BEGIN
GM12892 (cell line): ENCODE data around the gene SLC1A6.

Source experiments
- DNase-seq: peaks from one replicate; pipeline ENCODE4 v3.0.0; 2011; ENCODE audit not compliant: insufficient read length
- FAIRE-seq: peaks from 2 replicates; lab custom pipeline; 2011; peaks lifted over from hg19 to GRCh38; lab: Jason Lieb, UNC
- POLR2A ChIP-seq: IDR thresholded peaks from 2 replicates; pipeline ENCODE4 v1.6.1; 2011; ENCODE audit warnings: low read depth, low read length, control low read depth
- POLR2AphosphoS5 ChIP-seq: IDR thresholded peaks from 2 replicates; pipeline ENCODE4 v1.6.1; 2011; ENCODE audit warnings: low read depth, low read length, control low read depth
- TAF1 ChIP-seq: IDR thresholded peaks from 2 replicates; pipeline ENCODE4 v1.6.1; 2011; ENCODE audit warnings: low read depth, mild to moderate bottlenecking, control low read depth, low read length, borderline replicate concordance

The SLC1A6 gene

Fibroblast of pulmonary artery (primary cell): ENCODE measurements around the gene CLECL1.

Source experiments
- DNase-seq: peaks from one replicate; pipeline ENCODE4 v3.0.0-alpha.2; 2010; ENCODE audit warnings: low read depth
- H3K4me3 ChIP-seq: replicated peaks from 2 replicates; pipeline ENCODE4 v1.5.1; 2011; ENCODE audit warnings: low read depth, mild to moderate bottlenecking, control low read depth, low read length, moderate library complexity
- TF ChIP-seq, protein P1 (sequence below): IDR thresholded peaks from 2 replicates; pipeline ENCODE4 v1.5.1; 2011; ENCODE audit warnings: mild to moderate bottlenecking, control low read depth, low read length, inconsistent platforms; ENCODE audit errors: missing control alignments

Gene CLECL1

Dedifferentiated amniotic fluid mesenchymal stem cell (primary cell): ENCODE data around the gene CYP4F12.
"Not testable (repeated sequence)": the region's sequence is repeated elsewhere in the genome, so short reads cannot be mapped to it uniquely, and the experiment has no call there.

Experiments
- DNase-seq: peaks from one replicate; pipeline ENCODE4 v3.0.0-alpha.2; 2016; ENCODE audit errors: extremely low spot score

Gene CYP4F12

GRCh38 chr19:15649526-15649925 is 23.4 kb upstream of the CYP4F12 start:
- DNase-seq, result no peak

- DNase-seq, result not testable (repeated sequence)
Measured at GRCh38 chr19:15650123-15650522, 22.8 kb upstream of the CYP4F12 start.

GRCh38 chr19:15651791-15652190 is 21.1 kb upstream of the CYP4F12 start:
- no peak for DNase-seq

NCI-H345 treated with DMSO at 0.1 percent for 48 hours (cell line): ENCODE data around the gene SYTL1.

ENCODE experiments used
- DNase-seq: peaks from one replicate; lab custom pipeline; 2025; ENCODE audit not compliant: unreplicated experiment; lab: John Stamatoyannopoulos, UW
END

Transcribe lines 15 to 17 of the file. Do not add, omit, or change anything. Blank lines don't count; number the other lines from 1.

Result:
Dedifferentiated amniotic fluid mesenchymal stem cell (primary cell): ENCODE data around the gene CYP4F12.
"Not testable (repeated sequence)": the region's sequence is repeated elsewhere in the genome, so short reads cannot be mapped to it uniquely, and the experiment has no call there.

Experiments